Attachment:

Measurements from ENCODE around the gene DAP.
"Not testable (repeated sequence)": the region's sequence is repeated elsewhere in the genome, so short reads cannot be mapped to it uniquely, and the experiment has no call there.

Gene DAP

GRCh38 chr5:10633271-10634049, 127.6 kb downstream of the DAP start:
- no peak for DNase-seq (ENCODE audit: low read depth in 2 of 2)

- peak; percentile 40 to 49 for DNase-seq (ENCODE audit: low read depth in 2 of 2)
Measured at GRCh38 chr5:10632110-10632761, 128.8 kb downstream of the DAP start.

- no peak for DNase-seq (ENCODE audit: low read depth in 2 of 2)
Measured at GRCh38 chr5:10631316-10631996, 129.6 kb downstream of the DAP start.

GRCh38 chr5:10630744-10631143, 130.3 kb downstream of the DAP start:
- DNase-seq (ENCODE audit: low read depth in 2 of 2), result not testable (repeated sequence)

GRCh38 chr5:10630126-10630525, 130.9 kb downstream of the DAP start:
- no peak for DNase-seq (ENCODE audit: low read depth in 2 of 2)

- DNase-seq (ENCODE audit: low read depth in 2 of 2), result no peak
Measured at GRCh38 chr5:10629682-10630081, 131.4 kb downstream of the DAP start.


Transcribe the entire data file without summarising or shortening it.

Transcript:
Measurements from ENCODE around the gene DAP.
"Not testable (repeated sequence)": the region's sequence is repeated elsewhere in the genome, so short reads cannot be mapped to it uniquely, and the experiment has no call there.

Gene DAP

GRCh38 chr5:10633271-10634049, 127.6 kb downstream of the DAP start:
- no peak for DNase-seq (ENCODE audit: low read depth in 2 of 2)

- peak; percentile 40 to 49 for DNase-seq (ENCODE audit: low read depth in 2 of 2)
Measured at GRCh38 chr5:10632110-10632761, 128.8 kb downstream of the DAP start.

- no peak for DNase-seq (ENCODE audit: low read depth in 2 of 2)
Measured at GRCh38 chr5:10631316-10631996, 129.6 kb downstream of the DAP start.

GRCh38 chr5:10630744-10631143, 130.3 kb downstream of the DAP start:
- DNase-seq (ENCODE audit: low read depth in 2 of 2), result not testable (repeated sequence)

GRCh38 chr5:10630126-10630525, 130.9 kb downstream of the DAP start:
- no peak for DNase-seq (ENCODE audit: low read depth in 2 of 2)

- DNase-seq (ENCODE audit: low read depth in 2 of 2), result no peak
Measured at GRCh38 chr5:10629682-10630081, 131.4 kb downstream of the DAP start.